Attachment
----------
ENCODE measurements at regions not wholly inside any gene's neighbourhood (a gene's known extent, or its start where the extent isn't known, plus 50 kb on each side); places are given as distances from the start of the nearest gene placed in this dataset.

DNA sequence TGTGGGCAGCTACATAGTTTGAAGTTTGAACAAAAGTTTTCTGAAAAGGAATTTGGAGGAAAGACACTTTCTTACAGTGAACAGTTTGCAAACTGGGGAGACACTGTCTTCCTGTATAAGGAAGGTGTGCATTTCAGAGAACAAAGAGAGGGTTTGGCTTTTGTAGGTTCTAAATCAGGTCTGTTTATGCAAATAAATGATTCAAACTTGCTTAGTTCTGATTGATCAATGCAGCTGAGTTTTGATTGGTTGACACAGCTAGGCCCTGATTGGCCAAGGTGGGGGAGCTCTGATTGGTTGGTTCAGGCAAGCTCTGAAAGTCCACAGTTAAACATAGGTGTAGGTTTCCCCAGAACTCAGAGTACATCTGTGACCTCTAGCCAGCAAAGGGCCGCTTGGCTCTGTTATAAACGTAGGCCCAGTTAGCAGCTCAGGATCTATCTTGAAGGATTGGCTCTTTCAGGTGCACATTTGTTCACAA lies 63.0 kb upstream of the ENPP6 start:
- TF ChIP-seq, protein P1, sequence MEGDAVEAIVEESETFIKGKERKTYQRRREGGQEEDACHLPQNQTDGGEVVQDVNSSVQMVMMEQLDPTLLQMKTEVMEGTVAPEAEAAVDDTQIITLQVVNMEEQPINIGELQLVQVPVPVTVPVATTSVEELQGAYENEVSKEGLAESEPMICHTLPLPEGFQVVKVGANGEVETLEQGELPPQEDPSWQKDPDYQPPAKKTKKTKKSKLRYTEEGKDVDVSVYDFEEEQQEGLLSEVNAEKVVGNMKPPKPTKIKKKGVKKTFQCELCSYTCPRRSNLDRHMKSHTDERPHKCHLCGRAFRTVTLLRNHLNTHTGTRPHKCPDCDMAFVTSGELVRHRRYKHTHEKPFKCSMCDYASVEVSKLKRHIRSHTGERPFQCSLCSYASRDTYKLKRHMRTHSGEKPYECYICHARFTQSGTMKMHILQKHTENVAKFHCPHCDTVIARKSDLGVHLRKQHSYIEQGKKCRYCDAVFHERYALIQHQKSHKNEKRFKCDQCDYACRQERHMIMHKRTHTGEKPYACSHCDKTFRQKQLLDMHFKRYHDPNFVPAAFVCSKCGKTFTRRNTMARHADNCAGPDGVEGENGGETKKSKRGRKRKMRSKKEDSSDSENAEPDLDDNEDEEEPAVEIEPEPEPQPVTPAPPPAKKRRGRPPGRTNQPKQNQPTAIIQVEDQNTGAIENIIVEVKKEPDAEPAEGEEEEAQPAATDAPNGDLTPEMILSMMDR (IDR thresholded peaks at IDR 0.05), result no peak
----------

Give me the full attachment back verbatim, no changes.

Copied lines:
ENCODE measurements at regions not wholly inside any gene's neighbourhood (a gene's known extent, or its start where the extent isn't known, plus 50 kb on each side); places are given as distances from the start of the nearest gene placed in this dataset.

DNA sequence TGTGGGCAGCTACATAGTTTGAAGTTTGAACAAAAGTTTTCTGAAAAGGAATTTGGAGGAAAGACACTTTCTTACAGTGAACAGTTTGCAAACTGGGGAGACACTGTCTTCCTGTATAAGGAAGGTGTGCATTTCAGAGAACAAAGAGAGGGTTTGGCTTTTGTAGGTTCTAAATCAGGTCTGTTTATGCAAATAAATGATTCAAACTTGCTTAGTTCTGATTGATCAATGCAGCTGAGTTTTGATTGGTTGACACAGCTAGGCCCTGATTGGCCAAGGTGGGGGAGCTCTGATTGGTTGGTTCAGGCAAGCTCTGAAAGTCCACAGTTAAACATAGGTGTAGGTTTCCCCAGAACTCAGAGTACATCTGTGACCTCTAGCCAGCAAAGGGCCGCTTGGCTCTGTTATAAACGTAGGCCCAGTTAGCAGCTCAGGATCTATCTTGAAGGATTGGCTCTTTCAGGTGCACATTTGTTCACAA lies 63.0 kb upstream of the ENPP6 start:
- TF ChIP-seq, protein P1, sequence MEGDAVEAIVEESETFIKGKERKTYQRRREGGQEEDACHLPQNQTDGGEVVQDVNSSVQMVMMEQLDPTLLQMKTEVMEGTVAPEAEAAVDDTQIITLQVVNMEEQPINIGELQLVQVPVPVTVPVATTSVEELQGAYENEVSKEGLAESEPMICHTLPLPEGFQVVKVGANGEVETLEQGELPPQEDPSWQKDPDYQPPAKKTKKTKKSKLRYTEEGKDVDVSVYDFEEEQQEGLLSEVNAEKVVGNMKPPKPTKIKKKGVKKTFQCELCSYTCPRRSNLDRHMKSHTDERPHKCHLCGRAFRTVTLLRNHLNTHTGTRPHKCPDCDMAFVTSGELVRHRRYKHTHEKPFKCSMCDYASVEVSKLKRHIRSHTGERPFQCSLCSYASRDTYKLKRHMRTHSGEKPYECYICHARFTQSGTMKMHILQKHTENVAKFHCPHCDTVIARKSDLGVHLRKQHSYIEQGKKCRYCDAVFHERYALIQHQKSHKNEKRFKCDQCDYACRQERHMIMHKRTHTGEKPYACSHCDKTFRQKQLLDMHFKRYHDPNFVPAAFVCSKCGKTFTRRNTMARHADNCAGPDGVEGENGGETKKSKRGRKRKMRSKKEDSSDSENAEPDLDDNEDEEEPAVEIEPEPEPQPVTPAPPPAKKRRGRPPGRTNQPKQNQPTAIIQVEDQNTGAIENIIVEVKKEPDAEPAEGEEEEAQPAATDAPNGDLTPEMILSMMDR (IDR thresholded peaks at IDR 0.05), result no peak